“What did you do before the jewels?” he asks her.
“I wanted them,” she answers.
He’s in love and the next day he breaks into song. When le Moko sings the Casbah dances! Ines thinks he is happy and content to be there, but then he speaks up saying he has a date at the “Place Blanche” a location in Paris. He has once again resolved to leave. This was the last straw for Ines and she speaks to Slimane.
Le Moko traverses the winding streets and stairways which lead out of the Casbah all the while dreaming of Parisian scenes. But he had learned from an informer that within the past day Slimane had told Gaby that le Moko had been shot dead. He also learned that Gaby was sailing that day for France. The informer who was acting as a double agent also told him, falsely, that Gaby was awaiting him at her hotel. In fact the police were awaiting him there.
But le Moko knew that his informer was setting him up so he went to board the ship from France rather than to meet Gaby at the hotel. Slimane and the police would have been frustrated in their attempt to apprehend him if it weren’t for the jealous Ines coming to them and telling them that le Moko was boarding the ship for France. They have just enough time to go and arrest him. With le Moko in handcuffs he asks Slimane to please allow him to see the ship depart. It’s allowed, but he begins to run towards the ship and Slimane’s deputy shoots him fatally. As Slimane holds the dying le Moko in his arms he apologizes for his fellow officer saying. “He thought you were trying to escape.”
Le Moko responds with his last words, “And so I have, my friend.”
Ines betraying le Moko
An excellent movie in many ways, Algiers brings together many great personalities. Slimane is the most fascinating character of the movie. His personality shows wisdom, patience and humility. He has been hunting le Moko for quite some time, but biding his time until just the right moment. He truly liked le Moko and considered him a friend, but business is business and he had a duty to arrest criminals. Slimane is very clever in how he goes about his job employing his wisdom, patience and humility. In his cleverness he used what he saw of the relationship between Gaby and le Moko. He used Gaby to lure le Moko out of the Casbah and she was never the wiser. He used the jealousy of Ines to set up the final scene.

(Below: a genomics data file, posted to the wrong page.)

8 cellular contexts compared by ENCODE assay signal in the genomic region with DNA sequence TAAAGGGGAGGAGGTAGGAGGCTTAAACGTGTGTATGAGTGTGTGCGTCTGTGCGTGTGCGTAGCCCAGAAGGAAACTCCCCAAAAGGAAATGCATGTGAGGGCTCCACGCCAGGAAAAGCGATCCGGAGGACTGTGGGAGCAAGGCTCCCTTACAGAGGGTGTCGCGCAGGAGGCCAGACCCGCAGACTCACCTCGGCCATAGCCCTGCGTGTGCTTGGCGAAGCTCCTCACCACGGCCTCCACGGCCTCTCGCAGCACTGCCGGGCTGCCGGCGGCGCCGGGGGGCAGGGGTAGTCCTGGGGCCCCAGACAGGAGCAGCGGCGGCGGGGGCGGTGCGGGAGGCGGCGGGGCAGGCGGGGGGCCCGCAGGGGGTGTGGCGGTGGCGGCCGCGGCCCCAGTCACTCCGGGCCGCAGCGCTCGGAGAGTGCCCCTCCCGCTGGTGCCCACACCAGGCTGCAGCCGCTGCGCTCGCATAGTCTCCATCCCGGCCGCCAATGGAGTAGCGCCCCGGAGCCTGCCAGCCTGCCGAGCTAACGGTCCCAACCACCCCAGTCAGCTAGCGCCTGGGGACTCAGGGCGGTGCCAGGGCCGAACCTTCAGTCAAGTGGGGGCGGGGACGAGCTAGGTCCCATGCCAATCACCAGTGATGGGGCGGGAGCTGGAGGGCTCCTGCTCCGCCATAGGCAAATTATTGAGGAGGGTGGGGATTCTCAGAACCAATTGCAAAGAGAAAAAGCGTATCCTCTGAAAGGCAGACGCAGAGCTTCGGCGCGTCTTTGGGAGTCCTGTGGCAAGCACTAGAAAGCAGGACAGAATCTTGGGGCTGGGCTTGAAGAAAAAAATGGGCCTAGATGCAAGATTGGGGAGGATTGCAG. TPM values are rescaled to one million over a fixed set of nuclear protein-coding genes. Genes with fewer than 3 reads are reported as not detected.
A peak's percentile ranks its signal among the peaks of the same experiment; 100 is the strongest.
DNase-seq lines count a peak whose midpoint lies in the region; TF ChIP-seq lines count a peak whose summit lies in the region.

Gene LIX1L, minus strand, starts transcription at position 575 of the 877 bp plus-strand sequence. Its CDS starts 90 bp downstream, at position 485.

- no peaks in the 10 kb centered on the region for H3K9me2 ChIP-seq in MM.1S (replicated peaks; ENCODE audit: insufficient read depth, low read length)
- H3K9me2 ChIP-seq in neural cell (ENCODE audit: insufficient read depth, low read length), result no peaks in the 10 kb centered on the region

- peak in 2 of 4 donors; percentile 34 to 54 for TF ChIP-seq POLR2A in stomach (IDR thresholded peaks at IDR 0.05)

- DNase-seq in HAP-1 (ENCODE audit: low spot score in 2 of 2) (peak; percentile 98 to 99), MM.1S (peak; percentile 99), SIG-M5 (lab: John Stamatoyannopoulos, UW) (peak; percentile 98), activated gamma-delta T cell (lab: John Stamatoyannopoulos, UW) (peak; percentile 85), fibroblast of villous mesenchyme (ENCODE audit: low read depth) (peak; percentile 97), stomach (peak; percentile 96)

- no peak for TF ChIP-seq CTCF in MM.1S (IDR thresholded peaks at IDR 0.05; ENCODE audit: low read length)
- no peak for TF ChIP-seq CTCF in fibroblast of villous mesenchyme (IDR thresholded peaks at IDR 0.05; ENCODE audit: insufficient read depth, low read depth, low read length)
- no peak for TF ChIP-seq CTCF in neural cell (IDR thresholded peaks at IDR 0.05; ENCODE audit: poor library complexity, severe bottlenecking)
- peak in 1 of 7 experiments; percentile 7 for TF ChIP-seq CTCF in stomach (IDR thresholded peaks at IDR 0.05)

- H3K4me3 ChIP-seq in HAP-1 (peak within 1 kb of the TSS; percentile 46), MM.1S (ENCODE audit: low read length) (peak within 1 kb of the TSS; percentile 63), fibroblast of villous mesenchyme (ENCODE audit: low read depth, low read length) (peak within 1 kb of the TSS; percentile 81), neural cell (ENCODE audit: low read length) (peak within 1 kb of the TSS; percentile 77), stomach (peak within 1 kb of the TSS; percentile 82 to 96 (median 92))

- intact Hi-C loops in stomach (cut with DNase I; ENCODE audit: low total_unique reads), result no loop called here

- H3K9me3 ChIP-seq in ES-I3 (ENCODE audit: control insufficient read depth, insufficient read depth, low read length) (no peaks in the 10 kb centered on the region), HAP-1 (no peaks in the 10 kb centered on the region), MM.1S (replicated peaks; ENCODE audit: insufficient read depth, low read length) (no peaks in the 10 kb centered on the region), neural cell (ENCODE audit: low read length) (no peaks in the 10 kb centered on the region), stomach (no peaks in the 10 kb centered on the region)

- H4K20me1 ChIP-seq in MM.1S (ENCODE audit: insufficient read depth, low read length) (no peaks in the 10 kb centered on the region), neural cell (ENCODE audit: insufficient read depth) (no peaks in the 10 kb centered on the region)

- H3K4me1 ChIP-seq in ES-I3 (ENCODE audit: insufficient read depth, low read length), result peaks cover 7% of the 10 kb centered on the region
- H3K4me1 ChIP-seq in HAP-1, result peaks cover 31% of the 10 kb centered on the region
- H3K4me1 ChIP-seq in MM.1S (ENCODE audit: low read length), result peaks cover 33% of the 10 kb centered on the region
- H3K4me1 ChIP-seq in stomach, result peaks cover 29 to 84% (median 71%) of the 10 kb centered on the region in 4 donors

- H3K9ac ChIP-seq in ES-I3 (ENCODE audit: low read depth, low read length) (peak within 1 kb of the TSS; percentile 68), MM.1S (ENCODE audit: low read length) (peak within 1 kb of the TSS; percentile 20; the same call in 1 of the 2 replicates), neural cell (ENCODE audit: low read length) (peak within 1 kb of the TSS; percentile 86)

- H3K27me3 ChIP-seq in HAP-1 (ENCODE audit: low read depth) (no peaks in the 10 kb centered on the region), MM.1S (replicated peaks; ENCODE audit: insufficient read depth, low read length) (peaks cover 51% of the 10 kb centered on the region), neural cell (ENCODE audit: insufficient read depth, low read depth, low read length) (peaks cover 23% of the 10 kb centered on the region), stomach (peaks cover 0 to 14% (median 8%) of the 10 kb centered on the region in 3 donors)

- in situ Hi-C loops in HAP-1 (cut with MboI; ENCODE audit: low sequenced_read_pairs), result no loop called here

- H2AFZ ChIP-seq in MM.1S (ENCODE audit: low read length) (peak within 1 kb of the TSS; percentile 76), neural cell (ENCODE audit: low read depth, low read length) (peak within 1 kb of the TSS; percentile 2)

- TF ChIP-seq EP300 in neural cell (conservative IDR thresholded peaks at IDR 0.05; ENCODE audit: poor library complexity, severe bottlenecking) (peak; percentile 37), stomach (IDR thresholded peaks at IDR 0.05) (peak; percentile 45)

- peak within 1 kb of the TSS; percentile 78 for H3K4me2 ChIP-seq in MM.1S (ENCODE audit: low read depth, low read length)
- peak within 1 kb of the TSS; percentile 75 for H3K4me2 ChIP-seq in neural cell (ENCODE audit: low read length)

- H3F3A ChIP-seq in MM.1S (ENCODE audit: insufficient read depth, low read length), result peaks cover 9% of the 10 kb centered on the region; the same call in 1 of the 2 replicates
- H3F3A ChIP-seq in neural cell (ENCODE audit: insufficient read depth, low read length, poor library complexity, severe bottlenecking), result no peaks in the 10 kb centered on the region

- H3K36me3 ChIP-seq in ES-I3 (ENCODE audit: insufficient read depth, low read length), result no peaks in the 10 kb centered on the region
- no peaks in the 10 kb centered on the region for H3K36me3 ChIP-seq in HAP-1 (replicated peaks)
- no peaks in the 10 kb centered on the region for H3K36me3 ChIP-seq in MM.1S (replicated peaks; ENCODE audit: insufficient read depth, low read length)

Gaby was also very clever, though she did not plot an elaborate scheme like Slimane. She knew, very much how to reel le Moko in to her embrace expertly using her feminine wiles. But she never realized the result of her actions.
Pepe le Moko was well loved by the people of his domain, the Casbah. He was the benevolent crime boss. When he sang everyone danced, not out of fear, but because they shared his joy. He was well loved, even by his nemesis and friend, Slimane.
The psychology of the movie is intriguing. It gets into the head of this man Pepe le Moko and shows the viewer the deterioration of his realm from within himself. He longs for freedom verses the increasing restriction he is feeling in the Casbah. That tension is portrayed as a tale of two cities. Paris and Algiers (or more specifically the Casbah) and that portrayal is reflected in the tale of two women, Ines who, as mentioned earlier, claims to be the Casbah and Gaby who loves the Paris that le Moko loves, and longs for it as she once longed for the jewels that now adorns her which le Moko also longs for.
The execution of the bad informer, Regis, contains a wonderful special flair. Just before the deadly shots are fired Regis stumbles against a player piano which starts up with a disturbing tune which heightens the intensity of the whole scene.
Ines is the sad character whose devotion to Pepe le Moko gets her nowhere. It is only natural that she would be jealous of Gaby. But Gaby is not her problem, the Casbah is. It and she confine le Moko. He wants to leave and be free. It is her, in the end that will not allow him that freedom, will not allow him to go to Gaby, to Paris, who tells the police and foils his plans. To her the Casbah is the whole world and it is big enough. She cannot understand why le Moko would ever long for somewhere else. Gaby understands him and shares that longing. Ines is willing to go, at one point, but le Moko says she belongs right where she is. She’s rebuffed but suggests that again. From that point on her only wish is to keep him there. She will not allow him to live outside the Casbah.
It is very poignant, therefore, that he says to Slimane in his dying breath that he has escaped and that he calls Slimane his friend.
Indeed, as adversarial as their positions were they had a unique friendship that transcended their vocations yet facilitated the demise of the one or put another way, his escape.